Family, Friends and everyone involved, we surely did something good this year, we indeed did. Thank you. Thank you!
“Trouble finding framing engaging
Words that remain prudent to you
Me and them; words that keep the unruly
From uniting, from blabbering their way
Across with their nonsensical frame
Of reference that divide you and me
Into us and them through simmering discontent
Spread by exploiting the fragility in our mutual intent
To break the harmony by monopolizing the reality
Established over a land buried with the trampled voices of dissent,
The voices that fought for you, me and them,
The voices that were finally silenced through the barrel of a gun
Leaving ideas in the word without their needed halo
While keeping the oppressed divided and the oppressors united
By building a notion in our mind to make us ponder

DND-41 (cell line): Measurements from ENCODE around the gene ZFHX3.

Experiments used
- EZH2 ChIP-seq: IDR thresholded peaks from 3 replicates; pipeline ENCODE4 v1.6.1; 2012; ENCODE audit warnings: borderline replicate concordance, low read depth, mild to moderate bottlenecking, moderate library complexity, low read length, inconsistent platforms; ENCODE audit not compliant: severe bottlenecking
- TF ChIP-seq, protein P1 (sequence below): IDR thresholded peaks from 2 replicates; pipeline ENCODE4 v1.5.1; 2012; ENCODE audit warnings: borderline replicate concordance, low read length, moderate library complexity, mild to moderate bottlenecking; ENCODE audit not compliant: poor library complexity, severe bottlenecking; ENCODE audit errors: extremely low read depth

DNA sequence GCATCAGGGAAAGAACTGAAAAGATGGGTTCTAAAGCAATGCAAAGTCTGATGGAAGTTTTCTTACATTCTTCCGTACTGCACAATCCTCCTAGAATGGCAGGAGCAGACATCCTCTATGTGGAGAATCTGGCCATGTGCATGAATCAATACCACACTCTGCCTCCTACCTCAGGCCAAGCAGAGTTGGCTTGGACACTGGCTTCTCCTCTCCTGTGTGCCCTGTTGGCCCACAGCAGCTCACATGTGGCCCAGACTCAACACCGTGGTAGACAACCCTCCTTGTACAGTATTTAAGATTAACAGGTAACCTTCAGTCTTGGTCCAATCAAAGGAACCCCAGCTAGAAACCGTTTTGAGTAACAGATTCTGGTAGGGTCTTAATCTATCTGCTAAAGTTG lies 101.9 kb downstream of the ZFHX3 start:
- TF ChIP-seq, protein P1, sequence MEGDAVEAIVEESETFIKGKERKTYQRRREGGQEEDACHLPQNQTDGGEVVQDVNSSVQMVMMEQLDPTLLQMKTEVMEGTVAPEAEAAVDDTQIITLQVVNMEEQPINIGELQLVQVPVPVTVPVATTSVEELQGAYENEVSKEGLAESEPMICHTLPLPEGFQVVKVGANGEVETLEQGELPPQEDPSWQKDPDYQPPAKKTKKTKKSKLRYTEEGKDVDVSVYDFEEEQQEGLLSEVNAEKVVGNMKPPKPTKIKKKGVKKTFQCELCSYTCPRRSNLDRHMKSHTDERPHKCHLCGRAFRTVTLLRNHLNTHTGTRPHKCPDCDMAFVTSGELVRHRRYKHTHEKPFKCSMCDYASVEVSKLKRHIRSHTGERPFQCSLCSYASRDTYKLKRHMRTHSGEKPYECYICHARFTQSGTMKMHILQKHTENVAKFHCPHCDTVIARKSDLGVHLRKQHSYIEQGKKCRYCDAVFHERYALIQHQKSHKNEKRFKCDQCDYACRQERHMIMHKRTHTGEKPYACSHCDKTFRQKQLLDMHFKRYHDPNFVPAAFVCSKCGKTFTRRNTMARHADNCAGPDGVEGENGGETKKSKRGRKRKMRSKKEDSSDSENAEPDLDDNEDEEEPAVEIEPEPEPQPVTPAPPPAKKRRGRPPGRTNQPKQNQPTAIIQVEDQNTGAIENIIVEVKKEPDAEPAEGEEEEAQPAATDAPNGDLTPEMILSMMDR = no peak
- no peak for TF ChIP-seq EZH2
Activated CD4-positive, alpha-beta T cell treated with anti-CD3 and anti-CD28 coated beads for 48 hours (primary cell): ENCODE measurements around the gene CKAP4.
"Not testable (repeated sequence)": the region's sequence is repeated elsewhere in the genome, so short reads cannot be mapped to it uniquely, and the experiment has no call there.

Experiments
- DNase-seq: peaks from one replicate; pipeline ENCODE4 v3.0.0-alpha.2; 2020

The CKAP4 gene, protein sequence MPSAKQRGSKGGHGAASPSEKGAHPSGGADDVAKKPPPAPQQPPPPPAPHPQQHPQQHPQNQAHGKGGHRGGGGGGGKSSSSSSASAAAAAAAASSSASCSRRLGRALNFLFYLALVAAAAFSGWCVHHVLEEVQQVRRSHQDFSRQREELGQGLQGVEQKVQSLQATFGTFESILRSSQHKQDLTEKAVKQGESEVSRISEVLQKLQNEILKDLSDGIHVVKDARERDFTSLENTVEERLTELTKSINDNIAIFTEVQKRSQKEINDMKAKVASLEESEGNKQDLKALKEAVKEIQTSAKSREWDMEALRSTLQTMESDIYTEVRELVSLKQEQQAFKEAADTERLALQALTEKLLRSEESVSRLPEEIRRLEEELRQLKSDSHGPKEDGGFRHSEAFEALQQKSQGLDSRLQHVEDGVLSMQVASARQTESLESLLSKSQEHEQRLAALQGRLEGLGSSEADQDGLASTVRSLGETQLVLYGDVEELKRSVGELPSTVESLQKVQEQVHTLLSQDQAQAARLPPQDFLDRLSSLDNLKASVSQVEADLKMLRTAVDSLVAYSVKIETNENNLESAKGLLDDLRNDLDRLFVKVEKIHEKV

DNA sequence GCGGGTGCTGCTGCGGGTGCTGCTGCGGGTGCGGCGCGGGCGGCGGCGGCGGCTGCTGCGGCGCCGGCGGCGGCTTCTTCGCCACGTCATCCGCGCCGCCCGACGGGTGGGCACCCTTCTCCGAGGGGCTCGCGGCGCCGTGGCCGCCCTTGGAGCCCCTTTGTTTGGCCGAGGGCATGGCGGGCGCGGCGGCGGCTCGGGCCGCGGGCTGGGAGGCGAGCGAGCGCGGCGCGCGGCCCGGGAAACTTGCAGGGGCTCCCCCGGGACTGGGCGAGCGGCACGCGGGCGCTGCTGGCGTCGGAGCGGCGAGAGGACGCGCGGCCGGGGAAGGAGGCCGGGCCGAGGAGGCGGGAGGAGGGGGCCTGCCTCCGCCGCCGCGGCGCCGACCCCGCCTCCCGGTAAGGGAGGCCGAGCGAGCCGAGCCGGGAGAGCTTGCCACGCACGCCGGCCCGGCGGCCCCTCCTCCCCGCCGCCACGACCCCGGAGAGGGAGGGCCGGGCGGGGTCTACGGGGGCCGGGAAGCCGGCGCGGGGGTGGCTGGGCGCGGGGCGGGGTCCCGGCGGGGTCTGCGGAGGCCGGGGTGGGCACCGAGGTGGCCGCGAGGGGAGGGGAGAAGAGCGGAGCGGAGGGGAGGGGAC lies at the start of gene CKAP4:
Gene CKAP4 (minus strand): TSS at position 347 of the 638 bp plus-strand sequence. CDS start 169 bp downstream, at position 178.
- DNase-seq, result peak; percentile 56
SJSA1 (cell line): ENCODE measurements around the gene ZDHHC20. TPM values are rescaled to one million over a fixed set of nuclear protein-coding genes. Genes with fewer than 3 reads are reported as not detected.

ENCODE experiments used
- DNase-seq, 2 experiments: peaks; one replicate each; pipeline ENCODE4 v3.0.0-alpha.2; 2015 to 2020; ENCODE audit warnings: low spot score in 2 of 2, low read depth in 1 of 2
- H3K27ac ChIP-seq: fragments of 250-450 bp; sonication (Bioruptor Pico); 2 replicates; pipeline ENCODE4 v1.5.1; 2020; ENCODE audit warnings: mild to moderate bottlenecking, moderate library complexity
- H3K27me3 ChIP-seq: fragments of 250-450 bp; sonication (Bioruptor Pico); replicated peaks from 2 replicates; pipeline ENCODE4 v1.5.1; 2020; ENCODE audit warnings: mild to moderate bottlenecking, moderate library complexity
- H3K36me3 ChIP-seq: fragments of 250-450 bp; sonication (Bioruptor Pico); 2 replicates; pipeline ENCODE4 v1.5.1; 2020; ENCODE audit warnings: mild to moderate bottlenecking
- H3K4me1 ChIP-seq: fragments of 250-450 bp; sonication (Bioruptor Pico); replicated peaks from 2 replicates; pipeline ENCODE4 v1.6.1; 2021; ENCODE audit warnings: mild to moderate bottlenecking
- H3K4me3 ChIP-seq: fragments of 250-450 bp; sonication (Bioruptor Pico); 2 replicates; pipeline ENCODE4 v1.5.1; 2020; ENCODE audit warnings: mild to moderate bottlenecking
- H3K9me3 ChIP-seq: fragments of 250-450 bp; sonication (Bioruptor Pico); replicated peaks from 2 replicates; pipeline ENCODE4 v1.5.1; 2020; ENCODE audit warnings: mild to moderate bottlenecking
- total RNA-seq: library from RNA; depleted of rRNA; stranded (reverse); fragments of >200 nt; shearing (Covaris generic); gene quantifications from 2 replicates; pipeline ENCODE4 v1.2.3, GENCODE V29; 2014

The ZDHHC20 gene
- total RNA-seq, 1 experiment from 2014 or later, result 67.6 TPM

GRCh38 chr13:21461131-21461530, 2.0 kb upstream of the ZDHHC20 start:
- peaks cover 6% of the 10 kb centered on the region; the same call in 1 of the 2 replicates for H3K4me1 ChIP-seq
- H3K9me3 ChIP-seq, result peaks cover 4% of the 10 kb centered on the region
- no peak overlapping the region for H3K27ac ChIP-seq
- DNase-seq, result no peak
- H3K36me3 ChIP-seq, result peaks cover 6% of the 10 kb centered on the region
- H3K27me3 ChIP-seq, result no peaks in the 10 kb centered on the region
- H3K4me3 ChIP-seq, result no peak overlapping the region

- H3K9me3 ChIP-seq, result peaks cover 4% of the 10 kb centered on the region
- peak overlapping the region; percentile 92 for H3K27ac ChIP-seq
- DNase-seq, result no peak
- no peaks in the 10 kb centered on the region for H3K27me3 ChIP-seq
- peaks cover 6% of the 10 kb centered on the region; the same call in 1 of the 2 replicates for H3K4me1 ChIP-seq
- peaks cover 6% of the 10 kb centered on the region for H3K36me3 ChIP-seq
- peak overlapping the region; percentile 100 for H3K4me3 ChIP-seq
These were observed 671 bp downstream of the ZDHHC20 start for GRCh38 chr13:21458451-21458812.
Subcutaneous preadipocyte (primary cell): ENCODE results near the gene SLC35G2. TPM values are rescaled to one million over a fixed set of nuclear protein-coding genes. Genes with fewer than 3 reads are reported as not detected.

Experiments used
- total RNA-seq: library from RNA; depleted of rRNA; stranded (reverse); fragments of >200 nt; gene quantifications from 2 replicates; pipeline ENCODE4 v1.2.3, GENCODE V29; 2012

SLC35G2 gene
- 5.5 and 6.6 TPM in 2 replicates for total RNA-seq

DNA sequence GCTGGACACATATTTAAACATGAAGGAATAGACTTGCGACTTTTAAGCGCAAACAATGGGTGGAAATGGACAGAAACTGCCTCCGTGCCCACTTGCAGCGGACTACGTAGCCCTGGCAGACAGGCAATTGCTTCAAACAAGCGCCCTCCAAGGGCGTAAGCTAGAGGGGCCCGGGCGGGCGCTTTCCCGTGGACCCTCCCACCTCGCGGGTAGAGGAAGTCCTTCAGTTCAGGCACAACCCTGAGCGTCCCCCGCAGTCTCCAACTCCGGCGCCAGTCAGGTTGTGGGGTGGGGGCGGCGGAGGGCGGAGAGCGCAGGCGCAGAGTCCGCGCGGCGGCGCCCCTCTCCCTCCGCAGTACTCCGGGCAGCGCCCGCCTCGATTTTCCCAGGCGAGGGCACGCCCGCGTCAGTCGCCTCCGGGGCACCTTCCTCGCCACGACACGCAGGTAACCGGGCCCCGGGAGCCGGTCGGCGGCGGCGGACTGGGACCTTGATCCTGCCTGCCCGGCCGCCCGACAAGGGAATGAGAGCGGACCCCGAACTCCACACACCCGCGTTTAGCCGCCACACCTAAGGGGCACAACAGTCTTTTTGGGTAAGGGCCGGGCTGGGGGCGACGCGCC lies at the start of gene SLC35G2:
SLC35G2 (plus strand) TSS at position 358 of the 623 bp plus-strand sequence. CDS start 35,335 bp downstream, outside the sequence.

And leave us troubled in finding framing engaging
Words that remain prudent to them and them alone.”
“Why do our movies and us try finding our answers in black or white while our life remains grey from start to the end. Isn’t exaggeration a ploy we tend to use to put our point across for wide unrelenting attention.
I find people mooted for an ideology, giving irrelevance to change while exaggerating the untrue to make their side of truth, the only reality for others to believe. The left think they are right, the right think they are no wrong, while I stand with many in the middle, watching the sheer Idiocracy both try to paint. I like many fail to understand, what does ideology have to do when you know humanity triumphs all. Why do you want to paint red or saffron when we are still unable to help the Gandhi’s Talisman.